Gitaxian Probe is primarily used to figure out a strategy for winning the game, but it also keeps the cards in the deck in motion. There are times when it is correct to cast Probe simply to draw another card. I try to save Probes as much as possible, but if you must burn it for a card, so be it. 

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Dark Petition just screams out to be played in Ritual Storm. Many people doubted the validity of the card at first, but it has proven its worth. Achieving Spell Mastery is almost trivially easy in a deck playing Dark Rituals, and in most cases, it is the equivalent of playing five Demonic Tutors. Compared to the old Grim Tutor builds, it is easy to see why Dark Petition would be the preferred tutor effect. 

One aspect of Dark Petition that people don't talk about as much is that, in some cases, it is almost better than a Demonic Tutor. Revealing a Petition with Mind's Desire can end up adding mana to your mana pool, increasing the chances that the Desire will end the game. Most of the time, a large Mind's Desire is lethal anyway, but in my opinion, having four Dark Petitions in your deck makes Desire even scarier for opponents. 

The downside to Dark Petition is that without Spell Mastery, it ends up being just a worse version of Diabolic Tutor. A five-mana tutor is not where you want to be in Vintage; nobody will disagree with that. Still, I have found that I'm not actually worried about my opponent attacking my graveyard to disable my Dark Petitions. It is true that having someone nuke your graveyard can be a setback, but it does not guarantee that you will lose. It is very possible to win with Storm even through a Leyline of the Void. Plus, every card that someone plays to affect your graveyard is one less card to counter one of your bombs.

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Mind's Desire is another card that transcends categories. A large enough Mind's Desire is as deadly as a Tendrils, but it still needs to find your actual win condition directly or indirectly. It is my opinion that Mind's Desire is even more potent now that Dark Petition has been printed, because hitting any tutor will usually be enough to win. 

Casting a Mind's Desire for as little as five copies can be enough to win a game, but it is still important to cast the spells in the right order. If I reveal a Defense Grid or Duress  with a Desire, I'll always cast them first to make sure I can resolve the other revealed cards. 

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Yawgmoth's Will is possibly the most broken card in the deck. It manipulates cards like the other entries in this category, but it also can generate mana with rituals or artifacts like Black Lotus, and it generates a lot of Storm by allowing you to replay your graveyard. YawgWill is the easiest way to win a game, but it is not actually needed to achieve victory much of the time. When I first started playing Storm, it was common for me to use Yawgmoth's Will as a crutch, but as time passed, it became easy to win without using my graveyard.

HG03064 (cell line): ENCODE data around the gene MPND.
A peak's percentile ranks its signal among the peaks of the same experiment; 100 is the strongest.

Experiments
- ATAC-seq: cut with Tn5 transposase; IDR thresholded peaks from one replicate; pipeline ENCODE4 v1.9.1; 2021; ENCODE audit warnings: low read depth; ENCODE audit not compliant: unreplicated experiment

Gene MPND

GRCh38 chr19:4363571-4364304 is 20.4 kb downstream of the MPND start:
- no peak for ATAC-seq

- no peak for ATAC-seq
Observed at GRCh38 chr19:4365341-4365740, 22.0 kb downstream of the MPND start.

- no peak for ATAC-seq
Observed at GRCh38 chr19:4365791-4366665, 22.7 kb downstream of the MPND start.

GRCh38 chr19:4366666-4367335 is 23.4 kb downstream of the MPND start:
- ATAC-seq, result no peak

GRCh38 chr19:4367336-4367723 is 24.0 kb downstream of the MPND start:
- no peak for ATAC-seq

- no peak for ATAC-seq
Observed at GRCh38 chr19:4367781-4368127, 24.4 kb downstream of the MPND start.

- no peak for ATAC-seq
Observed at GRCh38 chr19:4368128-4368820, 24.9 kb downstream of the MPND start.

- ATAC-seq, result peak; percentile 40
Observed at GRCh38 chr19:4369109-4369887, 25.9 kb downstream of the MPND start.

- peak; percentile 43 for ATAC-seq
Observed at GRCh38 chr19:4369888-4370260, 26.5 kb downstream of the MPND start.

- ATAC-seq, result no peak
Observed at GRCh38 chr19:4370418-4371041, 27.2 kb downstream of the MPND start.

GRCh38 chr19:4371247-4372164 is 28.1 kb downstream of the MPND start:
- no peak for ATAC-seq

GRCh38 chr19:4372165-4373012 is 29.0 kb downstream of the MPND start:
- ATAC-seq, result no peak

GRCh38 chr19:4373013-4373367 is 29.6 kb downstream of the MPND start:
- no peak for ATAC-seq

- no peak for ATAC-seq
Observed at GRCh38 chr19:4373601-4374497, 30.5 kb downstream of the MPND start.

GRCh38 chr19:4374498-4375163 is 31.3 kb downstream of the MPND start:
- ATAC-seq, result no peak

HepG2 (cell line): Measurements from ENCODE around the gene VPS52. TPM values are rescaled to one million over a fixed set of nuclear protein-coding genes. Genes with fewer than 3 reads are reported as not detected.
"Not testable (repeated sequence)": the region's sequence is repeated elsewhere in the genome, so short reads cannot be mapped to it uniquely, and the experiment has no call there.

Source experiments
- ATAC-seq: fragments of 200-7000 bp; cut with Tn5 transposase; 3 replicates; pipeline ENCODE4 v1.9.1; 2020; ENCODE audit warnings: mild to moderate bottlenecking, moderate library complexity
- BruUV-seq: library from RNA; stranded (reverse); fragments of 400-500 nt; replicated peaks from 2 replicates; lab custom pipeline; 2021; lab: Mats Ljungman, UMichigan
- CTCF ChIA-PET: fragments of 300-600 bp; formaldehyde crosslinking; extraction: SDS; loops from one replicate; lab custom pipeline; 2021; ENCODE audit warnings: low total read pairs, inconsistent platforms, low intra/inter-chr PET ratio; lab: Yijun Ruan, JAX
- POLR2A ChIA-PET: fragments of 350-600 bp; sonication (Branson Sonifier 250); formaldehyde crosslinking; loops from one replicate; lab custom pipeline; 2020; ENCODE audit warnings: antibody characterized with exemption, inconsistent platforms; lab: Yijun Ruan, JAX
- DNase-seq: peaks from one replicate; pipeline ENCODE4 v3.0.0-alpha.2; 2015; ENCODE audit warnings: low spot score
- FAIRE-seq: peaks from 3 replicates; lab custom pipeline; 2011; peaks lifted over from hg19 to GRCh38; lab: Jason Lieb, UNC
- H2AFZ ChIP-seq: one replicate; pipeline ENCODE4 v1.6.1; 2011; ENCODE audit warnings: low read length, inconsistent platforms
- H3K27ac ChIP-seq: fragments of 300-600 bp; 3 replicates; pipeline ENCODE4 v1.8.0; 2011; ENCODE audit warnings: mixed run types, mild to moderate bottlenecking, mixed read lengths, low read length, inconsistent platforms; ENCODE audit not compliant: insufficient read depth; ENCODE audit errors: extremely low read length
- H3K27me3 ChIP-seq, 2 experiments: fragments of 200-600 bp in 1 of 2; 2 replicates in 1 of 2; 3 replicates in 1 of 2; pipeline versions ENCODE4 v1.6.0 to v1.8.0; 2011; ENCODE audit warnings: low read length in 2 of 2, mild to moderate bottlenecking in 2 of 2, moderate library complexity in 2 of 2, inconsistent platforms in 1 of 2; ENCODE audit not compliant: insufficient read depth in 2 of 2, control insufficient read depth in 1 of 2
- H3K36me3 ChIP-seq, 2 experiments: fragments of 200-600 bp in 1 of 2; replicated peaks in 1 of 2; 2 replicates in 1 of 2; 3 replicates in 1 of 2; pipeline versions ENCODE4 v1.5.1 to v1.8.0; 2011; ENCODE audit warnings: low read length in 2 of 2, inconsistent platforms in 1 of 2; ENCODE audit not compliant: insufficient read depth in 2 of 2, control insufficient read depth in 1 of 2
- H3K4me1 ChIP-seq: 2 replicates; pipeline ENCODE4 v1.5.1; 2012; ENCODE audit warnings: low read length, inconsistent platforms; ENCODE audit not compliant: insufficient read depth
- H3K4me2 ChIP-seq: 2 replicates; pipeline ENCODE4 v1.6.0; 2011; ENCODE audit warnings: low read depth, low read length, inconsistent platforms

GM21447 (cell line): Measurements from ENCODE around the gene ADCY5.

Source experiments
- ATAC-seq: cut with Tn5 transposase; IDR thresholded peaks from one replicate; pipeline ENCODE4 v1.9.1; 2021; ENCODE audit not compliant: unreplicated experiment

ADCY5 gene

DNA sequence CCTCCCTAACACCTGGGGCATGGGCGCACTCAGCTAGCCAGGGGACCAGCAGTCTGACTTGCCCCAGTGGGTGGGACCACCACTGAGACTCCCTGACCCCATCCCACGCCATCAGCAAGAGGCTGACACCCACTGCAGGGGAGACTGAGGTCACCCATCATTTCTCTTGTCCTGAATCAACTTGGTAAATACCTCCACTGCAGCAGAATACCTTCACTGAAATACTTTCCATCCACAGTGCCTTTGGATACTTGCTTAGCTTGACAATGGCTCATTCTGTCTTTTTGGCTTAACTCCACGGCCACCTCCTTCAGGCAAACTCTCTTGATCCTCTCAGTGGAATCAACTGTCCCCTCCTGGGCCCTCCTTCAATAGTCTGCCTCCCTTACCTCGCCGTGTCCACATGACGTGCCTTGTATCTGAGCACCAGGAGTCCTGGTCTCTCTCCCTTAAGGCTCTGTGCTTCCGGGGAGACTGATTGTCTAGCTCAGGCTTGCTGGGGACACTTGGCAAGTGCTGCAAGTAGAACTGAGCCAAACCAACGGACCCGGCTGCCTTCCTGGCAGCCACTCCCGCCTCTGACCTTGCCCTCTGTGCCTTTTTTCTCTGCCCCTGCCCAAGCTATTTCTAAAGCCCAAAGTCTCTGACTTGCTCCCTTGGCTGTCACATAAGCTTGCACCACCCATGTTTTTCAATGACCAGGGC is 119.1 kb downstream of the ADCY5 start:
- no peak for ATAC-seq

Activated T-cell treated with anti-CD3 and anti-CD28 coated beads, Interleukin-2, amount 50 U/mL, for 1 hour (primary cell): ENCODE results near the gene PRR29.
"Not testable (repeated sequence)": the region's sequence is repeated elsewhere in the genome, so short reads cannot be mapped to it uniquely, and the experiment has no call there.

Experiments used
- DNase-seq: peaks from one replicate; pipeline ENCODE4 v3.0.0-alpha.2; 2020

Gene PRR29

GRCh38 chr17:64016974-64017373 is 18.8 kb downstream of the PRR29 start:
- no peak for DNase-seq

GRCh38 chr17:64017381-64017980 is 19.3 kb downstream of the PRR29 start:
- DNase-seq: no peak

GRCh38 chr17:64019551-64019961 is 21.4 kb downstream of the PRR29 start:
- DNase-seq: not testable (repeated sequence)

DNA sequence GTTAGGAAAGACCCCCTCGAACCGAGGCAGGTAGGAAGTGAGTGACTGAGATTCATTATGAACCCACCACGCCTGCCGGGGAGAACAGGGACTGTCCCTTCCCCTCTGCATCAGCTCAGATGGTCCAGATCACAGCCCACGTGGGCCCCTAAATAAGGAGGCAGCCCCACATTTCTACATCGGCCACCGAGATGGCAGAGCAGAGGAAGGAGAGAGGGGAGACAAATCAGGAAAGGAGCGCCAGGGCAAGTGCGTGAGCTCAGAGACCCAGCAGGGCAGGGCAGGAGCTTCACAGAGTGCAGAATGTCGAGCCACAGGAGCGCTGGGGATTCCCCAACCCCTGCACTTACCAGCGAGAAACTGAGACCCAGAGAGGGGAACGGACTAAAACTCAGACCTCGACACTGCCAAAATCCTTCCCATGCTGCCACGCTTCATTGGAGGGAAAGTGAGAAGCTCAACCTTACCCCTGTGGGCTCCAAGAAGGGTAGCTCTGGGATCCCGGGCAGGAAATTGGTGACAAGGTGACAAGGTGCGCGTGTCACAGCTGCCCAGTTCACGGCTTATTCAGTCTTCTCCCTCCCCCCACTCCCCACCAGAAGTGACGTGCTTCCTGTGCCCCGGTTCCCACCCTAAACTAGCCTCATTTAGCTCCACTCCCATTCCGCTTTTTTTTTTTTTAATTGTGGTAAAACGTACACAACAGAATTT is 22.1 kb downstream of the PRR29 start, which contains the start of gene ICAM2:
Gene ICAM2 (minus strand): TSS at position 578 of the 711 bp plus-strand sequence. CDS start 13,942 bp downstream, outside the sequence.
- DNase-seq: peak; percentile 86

Win Conditions

Storm decks are known for having minimal win conditions. The main reason why Storm can get away with only running one or two kill cards is that there is an abundance of card manipulation in the deck, 

Normally, Storm decks will kill with Tendrils of Agony. Some decks like to run Empty the Warrens as a backup win-con, and some decks simply run two copies of Tendrils itself. There is another classic Storm win condition that has fallen out of favor recently, but it is worth discussing a bit. 

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It used to be commonplace to have Tinker in a Storm deck to use in conjunction with Memory Jar and Blightsteel Colossus. This tactic isn't widely utilized anymore, but it is a viable option. Blightsteel is very weak to Dack Fayden though, which probably explains why people don't use it as much anymore. 

Storming in Vintage

The environment in Vintage isn't quite as hostile toward Storm as it has been in the past. but the deck still has some bad matchups in the metagame. Storm doesn't like to deal with Thorn of Amethyst or hatebears, and one of the more popular decks is packed full of both. White Eldrazi seems to be tailor-made to ruin a Storm player's day; practically every other card is hard for Storm to beat.

On the plus side, White Eldrazi and Workshop decks can't interact on the stack. This means that a Storm pilot is usually free to cast all of their bombs against those decks. If you can win fast enough, your opponent won't be able to even cast a Thalia. Guardian of Thraben

Against the rest of the field, Storm should have a decent matchup in most cases. Vintage is a powerful format, and sometimes you can rise to the top if you manage to overpower the opposition. Defense Grid and Duress put in a lot of work, and they can make cards like Force of Will useless. Tendrils is one of the few cards that is a quicker clock than a Monastery Mentor

Slower combo decks like Oath and Grixis Thieves can't usually keep up with the speed of Dark Petition Tendrils. The slower decks are also prone to having their hand ruined by a Duress or Therapy. 

I don't expect DPS to become the deck to beat in Vintage, but I think it is a deck that is always capable of winning a tournament in the right hands. I would recommend DPS to anyone who is bored of Monk tokens and Eldrazi creatures. You might not win every match, but you'll undoubtedly have a good time doing it!

That's all the time I have for this week. If you have any burning questions, let me know in the comments. You can follow me on Twitter @josephfiorinijr—Islandswamp on Magic Online